In this study, we selected PepNMtb and PepNMsm as representative PepNs of pathogenic and non-pathogenic mycobacteria respectively. We independently BLASTed (BLAST P) [31] them as query sequences and found PepN widely conserved across all mycobacterial species. We then aligned (CLUSTALW) [30] PepNMtb and PepNMsm protein sequences for comparative analysis. Though, they align substantially well (~78% identity at amino acids level; 10.6084/m9.figshare.7873274), their N- and C-terminal end sequences show some divergence (10.6084/m9.figshare.7873274). To probe this divergence further, because of unavailability of their quaternary structures, employing Expresso [32], we aligned their secondary structures. Expresso aligns multiple protein sequences using structural information. Interestingly, while the N-terminal halves (Peptidase M1 N-terminal domain + Peptidase family M1 domain; of both pathogenic and non-pathogenic PepNs structurally aligned ‘good’ (S1 Fig), their C-terminal ERAP1_C-like domains aligned “average to bad” (S1 Fig; Good’, ‘average’ and ‘bad’ are algorithm outputs displayed by Expresso to indicate high, medium and poor levels of structure-based sequence homology). In contrast, both M1 peptidase and ERAP1_C-like domains of pathogenic PepNs (Mtb complex) structurally aligned ‘good’ throughout their lengths (10.6084/m9.figshare.7873442).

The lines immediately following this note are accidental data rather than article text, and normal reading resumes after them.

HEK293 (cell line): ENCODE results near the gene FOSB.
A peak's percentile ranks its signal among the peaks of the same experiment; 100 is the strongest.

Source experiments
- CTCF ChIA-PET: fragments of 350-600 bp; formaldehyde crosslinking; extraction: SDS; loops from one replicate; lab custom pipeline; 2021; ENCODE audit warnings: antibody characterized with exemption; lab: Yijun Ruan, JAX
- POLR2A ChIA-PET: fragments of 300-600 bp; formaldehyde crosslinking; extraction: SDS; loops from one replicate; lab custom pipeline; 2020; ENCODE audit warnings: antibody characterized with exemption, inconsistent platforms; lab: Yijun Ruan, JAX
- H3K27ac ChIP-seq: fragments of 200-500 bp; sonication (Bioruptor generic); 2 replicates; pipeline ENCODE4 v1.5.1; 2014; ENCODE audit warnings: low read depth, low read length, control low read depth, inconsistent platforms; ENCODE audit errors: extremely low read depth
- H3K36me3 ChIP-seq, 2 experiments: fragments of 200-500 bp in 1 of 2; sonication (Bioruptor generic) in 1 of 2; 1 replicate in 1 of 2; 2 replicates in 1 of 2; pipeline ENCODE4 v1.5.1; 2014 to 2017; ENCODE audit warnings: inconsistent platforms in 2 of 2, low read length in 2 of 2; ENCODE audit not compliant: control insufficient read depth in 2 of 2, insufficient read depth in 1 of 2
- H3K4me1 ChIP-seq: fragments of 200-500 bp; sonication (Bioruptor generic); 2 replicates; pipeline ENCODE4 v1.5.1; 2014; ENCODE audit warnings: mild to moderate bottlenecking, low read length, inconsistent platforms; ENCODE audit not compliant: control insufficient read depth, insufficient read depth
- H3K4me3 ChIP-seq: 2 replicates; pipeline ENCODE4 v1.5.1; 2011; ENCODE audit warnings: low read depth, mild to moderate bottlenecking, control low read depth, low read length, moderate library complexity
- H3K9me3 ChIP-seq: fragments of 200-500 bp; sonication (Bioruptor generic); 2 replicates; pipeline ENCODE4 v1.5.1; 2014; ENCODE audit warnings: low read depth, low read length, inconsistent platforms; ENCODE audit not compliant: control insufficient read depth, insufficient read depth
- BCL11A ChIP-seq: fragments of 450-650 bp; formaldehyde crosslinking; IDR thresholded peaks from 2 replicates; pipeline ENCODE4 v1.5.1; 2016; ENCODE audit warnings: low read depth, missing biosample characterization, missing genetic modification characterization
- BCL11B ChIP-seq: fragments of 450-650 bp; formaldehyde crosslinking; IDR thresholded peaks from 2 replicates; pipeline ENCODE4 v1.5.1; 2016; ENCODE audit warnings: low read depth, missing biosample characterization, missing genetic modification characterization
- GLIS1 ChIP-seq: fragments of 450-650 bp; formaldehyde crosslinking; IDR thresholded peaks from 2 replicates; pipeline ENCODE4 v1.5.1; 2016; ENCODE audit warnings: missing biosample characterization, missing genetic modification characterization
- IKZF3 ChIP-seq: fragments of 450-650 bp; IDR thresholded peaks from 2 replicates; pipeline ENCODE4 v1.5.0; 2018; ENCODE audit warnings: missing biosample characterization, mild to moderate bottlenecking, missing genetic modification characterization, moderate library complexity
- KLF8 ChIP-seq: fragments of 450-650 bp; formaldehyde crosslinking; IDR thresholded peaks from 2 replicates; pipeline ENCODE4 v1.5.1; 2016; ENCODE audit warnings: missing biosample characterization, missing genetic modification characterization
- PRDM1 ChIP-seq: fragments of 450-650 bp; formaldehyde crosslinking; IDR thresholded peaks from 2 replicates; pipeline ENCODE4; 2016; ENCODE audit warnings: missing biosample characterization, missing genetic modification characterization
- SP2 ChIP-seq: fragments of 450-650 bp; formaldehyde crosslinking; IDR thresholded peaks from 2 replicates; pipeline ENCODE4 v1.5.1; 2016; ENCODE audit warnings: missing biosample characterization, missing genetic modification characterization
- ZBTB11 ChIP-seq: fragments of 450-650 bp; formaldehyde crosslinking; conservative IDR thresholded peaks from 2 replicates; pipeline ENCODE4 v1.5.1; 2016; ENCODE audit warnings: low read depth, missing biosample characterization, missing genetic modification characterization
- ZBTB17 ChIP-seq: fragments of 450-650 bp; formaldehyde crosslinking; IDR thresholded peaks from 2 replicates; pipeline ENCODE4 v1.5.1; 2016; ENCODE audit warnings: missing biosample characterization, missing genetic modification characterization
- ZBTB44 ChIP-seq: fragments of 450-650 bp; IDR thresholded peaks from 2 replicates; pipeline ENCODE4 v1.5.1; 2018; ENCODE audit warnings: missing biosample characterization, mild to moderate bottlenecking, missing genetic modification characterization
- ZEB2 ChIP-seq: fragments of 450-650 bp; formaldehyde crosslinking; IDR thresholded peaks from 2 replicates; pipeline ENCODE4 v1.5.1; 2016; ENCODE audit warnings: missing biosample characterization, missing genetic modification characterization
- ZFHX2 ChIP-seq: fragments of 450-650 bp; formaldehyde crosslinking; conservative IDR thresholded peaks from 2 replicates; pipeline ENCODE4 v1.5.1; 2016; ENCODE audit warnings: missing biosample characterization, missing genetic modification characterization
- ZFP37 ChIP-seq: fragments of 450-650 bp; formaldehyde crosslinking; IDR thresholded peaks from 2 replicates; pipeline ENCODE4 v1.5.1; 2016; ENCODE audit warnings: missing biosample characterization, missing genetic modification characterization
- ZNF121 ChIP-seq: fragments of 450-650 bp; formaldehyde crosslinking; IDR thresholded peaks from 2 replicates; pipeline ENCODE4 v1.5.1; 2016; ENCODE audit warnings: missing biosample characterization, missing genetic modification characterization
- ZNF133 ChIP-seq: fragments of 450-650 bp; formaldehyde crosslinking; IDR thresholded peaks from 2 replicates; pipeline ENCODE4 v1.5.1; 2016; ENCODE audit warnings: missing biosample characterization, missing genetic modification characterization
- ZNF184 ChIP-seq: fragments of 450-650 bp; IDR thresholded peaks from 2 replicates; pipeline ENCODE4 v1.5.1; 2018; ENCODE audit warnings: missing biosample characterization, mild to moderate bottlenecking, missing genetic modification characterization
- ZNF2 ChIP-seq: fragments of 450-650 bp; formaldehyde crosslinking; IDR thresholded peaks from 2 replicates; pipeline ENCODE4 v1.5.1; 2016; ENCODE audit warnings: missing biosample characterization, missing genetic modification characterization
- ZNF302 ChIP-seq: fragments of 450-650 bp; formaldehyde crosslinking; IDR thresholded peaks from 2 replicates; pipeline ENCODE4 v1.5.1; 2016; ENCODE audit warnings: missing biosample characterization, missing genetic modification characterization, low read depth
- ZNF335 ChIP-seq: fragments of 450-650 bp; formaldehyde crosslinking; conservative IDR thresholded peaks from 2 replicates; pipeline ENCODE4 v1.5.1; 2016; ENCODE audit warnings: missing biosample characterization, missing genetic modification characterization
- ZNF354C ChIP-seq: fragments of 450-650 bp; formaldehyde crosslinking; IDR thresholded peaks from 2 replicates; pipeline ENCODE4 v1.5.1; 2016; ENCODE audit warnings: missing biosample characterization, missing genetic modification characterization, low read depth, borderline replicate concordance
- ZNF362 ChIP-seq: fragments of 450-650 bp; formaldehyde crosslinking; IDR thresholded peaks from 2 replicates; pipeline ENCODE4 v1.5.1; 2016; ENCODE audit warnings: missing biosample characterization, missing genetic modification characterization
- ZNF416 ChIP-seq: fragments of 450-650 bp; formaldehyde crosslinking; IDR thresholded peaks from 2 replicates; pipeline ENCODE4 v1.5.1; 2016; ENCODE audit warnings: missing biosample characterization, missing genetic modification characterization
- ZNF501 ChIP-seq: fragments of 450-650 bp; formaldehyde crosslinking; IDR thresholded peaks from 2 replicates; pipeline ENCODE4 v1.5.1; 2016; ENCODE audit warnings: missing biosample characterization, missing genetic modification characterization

Our search for potential Mtb effectors among its aminopeptidases pool led us to PepN. Since it is (i) reported to be secreted into SM [4]; (ii) not essential for Mtb’s in vitro growth [22], and (iii) essential for Mtb’s growth in vivo [24], we speculated that this might be a potential effector in hosts. Our in vitro macrophage infection studies with Mtb showed that PepN not only secretes into SM [4] but also reaches macrophages (Fig 1). Presence of (i) a C-terminal ERAP1_C-like domain [19] that resembles ERAP1, an essential host aminopeptidase of ER [39] and (ii) identification of ER-homing like signals along its length (S2 Fig) furthered us to hypothesize that PepN not only enters macrophages but also reaches ER. However, surprisingly, our THP-1 infection experiments showed that PepN barely co-localizes with GRP94, an ER-specific marker. (Fig 1). Further evaluation also indicated that PepN fails to localize with THP-1’s nuclei (Fig 1) and lysosomes (S3 Fig). Thus, our in vitro infection experiments with THP-1 indicate that PepN is largely localized to host cell cytosol. Himar 1 insertion into pepNMtb showed that mutated PepN led to attenuation of Mtb-mediated virulence in mice [24]. In contrast, a Tn5370 insertion into pepN facilitated Mtb to become hypervirulent in BALB-C mice [23]. It is unclear at this point as to what probably is the function of PepNMtb post its delivery into host macrophages.